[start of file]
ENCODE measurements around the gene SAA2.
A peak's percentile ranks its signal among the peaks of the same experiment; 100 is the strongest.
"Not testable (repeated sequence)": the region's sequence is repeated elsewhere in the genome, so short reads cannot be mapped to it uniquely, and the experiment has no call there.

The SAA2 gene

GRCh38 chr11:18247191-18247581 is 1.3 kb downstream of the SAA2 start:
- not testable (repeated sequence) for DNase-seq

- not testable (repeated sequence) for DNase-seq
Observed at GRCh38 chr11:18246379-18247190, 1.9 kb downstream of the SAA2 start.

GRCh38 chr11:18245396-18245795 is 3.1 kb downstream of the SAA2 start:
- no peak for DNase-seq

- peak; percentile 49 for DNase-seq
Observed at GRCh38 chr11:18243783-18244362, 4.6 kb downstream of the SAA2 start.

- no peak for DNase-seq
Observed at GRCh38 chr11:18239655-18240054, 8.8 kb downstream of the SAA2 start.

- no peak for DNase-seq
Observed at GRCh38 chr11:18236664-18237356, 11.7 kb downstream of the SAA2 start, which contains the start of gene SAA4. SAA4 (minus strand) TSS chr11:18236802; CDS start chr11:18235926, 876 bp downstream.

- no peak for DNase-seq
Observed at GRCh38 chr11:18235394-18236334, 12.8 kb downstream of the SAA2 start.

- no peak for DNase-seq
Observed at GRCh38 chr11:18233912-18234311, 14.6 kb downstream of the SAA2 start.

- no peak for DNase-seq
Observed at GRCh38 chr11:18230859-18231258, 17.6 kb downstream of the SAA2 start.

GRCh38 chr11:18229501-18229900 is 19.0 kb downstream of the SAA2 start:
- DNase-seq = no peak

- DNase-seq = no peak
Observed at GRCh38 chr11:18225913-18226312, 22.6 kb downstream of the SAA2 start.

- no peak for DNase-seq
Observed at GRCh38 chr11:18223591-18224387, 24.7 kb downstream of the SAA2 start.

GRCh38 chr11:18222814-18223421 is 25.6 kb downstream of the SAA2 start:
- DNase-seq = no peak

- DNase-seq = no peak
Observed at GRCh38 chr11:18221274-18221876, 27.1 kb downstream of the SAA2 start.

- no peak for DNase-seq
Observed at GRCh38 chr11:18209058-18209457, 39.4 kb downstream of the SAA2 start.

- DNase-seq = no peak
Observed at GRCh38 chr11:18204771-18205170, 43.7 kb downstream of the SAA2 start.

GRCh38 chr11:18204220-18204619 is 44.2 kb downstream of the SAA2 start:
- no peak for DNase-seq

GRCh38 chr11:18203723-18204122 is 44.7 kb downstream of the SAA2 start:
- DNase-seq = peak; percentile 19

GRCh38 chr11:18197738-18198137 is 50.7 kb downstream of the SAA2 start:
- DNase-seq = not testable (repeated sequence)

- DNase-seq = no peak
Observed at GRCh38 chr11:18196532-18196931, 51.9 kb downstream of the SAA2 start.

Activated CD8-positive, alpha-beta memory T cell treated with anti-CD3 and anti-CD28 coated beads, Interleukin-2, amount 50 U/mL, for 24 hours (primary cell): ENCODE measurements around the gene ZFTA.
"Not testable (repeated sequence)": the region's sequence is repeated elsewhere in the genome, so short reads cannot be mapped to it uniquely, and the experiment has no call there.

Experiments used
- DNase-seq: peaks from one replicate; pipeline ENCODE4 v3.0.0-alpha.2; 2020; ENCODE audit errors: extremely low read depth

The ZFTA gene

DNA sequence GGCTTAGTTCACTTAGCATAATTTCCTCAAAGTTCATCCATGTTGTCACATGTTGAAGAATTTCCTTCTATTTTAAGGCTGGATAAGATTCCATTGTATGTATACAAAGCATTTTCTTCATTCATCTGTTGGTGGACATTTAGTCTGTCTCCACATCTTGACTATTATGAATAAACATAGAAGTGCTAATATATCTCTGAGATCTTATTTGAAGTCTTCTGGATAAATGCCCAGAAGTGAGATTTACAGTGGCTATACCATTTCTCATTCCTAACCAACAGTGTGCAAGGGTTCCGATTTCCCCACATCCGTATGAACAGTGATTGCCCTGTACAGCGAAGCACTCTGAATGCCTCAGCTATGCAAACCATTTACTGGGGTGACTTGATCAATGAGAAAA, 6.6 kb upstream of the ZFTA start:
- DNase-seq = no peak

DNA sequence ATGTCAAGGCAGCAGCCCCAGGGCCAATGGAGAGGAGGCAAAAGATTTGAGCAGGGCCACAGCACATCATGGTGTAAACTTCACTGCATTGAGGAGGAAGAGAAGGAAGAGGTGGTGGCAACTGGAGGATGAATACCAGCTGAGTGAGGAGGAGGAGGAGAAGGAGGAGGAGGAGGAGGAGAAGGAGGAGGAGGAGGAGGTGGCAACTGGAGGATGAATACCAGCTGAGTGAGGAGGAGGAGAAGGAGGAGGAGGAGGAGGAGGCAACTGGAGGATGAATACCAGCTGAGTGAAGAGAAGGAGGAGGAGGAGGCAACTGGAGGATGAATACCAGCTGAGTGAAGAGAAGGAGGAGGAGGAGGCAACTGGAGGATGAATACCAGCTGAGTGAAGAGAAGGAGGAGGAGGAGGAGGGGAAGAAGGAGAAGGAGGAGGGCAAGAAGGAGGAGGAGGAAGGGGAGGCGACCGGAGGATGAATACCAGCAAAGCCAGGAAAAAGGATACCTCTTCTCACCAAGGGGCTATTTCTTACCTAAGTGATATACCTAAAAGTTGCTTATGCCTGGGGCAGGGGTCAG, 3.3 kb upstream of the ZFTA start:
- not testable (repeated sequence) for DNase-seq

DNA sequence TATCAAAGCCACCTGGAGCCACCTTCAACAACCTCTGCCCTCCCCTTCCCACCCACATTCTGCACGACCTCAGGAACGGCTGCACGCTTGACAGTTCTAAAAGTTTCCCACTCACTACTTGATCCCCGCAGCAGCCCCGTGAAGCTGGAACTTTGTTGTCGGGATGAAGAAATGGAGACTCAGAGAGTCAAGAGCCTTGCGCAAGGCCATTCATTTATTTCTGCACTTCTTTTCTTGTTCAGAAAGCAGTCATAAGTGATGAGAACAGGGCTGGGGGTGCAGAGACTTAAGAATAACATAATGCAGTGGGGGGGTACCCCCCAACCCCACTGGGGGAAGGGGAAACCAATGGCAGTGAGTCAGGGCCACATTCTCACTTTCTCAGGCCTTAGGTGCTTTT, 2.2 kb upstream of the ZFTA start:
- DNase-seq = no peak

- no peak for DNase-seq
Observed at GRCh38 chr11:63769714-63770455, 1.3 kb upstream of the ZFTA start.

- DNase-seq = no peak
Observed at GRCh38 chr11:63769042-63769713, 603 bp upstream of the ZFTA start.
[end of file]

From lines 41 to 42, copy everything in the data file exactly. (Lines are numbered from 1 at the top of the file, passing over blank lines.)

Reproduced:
GRCh38 chr11:18197738-18198137 is 50.7 kb downstream of the SAA2 start:
- DNase-seq = not testable (repeated sequence)